By Dezan Shira & Associates
Author: Shirley Chu
Editor: Qian Zhou
After the OECD/G20 Action Plan for Tax Base Erosion and Profit Transfer Projects (“BEPS Action Plan”) was released in October 2015, tax authorities across the world, including in China, began to revise and improve their local laws and regulations accordingly.
The authorities in China responded in June 2016 with “Announcement on Matters Relating to Improved Administration of Related Party Declarations and Contemporaneous Documentation” (State Administration of Taxation (SAT) Announcement  No.42, “Circular 42”), which is generally in line with the BEPS Action Plan 13.
Circular 42 introduced a three -tiered contemporaneous documentation framework that replaced all previous documentation rules, such as those stipulated in the “Implementation Measures for Special Tax Adjustment (Trial)” (Guo Shui Fa  No. 2, Circular 2) and the “Annual Related Party Transaction Reports” (Guo Shui Fa  No. 114, Circular 114).
According to Circular 42, entities with related party transactions above certain thresholds must prepare the contemporaneous documentation – master file, local file, or special file – in line with corresponding requirements and before stipulated deadlines.
Tax professionals should note that contemporaneous files must be provided to the local tax bureau within 30 days upon request from the authorities, and the reporting period can go back as long as 10 years.
RELATED: Hong Kong’s New Transfer Pricing Regime
The 2016 fiscal year was the first year for contemporaneous documentation compliance under Circular 42. After June 2017, tax authorities around the country began to review contemporaneous documentation that was submitted, leading to a high level of feedback that helped companies understand what compliance means in practice.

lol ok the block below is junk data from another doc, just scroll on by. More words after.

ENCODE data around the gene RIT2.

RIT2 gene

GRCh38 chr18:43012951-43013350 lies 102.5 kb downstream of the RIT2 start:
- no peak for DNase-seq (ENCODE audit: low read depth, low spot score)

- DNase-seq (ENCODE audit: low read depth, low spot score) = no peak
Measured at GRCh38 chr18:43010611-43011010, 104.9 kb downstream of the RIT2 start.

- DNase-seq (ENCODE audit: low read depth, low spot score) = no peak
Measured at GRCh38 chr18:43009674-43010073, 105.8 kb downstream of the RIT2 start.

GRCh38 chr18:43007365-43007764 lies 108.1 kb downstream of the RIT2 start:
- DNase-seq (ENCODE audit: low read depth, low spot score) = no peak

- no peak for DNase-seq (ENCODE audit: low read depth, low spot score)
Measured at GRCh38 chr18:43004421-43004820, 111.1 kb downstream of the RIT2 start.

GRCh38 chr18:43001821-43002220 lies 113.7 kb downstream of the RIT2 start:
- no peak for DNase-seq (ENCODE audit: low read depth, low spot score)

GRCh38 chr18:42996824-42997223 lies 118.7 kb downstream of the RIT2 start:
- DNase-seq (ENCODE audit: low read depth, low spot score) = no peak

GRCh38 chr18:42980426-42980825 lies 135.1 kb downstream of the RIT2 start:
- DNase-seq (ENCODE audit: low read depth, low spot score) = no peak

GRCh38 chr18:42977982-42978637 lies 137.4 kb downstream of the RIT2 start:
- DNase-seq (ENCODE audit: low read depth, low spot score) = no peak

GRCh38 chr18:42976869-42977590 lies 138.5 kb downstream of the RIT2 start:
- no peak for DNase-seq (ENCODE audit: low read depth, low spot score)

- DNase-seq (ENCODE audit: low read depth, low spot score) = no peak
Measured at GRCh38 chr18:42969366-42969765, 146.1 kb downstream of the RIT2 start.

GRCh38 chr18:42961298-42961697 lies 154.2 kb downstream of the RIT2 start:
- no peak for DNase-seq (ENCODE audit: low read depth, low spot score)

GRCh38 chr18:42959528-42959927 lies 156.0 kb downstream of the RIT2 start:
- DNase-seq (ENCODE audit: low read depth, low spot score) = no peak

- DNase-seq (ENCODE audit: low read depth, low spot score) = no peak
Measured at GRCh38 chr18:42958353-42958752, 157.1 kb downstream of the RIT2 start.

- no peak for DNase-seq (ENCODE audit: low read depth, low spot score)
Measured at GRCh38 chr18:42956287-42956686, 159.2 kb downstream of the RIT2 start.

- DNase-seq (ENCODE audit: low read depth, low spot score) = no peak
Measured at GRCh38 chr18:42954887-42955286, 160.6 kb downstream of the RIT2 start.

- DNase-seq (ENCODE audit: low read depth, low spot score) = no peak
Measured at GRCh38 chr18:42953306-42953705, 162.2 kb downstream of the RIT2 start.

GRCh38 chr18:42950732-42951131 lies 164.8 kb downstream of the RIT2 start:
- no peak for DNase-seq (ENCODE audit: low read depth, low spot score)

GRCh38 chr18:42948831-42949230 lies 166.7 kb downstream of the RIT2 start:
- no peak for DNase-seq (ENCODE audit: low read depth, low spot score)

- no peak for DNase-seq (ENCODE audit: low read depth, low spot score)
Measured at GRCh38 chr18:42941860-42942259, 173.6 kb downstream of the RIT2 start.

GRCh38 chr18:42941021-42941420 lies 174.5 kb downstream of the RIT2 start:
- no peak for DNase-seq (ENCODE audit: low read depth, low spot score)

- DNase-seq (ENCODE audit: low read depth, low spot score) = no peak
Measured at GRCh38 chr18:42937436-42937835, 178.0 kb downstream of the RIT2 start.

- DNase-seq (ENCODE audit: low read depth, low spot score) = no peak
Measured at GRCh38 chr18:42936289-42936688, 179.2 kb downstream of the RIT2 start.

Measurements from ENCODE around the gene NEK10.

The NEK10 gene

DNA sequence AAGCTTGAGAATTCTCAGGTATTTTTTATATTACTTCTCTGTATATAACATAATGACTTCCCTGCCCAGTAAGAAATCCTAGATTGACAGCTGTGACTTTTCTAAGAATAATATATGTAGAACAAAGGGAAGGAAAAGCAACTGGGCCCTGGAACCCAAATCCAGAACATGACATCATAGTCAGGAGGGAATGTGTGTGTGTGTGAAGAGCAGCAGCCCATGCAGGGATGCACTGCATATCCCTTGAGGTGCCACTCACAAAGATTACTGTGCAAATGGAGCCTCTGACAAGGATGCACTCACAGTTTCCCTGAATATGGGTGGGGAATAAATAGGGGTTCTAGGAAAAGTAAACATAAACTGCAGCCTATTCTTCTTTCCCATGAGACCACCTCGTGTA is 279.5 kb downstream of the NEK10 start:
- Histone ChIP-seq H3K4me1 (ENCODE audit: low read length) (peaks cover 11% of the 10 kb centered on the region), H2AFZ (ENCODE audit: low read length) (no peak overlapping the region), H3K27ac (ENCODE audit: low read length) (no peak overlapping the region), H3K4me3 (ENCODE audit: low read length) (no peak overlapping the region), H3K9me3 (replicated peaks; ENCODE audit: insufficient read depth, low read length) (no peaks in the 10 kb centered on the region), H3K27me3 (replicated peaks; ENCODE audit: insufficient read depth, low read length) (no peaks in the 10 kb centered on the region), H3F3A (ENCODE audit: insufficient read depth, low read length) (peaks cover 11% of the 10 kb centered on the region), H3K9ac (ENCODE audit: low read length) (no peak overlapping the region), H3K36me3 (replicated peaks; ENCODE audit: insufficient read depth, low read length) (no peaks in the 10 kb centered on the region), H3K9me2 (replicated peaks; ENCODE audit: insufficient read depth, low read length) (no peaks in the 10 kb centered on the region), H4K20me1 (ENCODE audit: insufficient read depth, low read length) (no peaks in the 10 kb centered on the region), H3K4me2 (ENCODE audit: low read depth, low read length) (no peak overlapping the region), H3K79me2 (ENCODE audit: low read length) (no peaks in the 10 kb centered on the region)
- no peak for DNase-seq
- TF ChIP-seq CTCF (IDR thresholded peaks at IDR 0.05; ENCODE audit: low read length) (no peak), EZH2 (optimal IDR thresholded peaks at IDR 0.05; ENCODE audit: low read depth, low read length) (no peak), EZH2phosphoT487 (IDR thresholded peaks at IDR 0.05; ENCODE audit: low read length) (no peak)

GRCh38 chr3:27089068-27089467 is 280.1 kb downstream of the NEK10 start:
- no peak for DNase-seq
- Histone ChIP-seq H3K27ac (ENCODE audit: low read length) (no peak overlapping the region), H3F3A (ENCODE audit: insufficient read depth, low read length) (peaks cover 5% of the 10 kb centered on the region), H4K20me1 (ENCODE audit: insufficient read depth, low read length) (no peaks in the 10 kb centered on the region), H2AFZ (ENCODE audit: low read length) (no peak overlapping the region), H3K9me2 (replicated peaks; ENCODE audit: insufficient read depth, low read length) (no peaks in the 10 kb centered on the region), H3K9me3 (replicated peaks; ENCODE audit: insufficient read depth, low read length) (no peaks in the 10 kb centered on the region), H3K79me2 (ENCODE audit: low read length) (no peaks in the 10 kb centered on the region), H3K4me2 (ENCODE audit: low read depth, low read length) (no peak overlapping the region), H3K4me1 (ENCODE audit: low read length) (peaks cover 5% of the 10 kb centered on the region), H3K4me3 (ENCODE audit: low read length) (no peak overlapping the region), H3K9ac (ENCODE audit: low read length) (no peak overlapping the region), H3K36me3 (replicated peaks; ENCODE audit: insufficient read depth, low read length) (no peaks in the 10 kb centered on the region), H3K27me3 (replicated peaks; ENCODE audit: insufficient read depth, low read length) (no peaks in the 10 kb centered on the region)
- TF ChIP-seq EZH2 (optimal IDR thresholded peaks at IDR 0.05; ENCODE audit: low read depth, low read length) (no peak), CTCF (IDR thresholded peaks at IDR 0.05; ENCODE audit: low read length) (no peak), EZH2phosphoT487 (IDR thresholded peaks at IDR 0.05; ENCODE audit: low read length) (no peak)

The old Circular 2 vs the new Circular 42
Prior to Circular 42, the prevailing regulation concerning the preparation of transfer pricing documentation was Circular 2. Circular 2 said enterprises should prepare contemporaneous documentation before May 31 following the year of the related party transaction, and submit the documentation to the tax authority within 20 days upon request.
Circular 42, on the other hand, stipulates that enterprise reaching specific thresholds must prepare the master file within 12 months from the fiscal year end of the group’s ultimate holding company, and prepare the local file and special file before June 30 of the year that follows the related party transaction. Further, contemporaneous documentation may need to be provided to tax authorities within 30 days upon request.
Under Circular 2, taxpayers were generally not required to submit transfer pricing documentation for transactions that were not found to be high transfer pricing risks through the previous year’s related party transaction reporting, contemporaneous documents checking, and daily profit level monitoring.
However, under Circular 42, tax authorities in several regions have become very stringent on their interpretation of the transfer pricing documentation rule. Taxpayers that meet the thresholds are commonly required to prepare documentation within the prescribed time limit, but also submit electronic and paper versions of the documentation to the tax bureau.
While not stipulated, this practice has become a common expectation in many regions.
Formatting contemporaneous documentation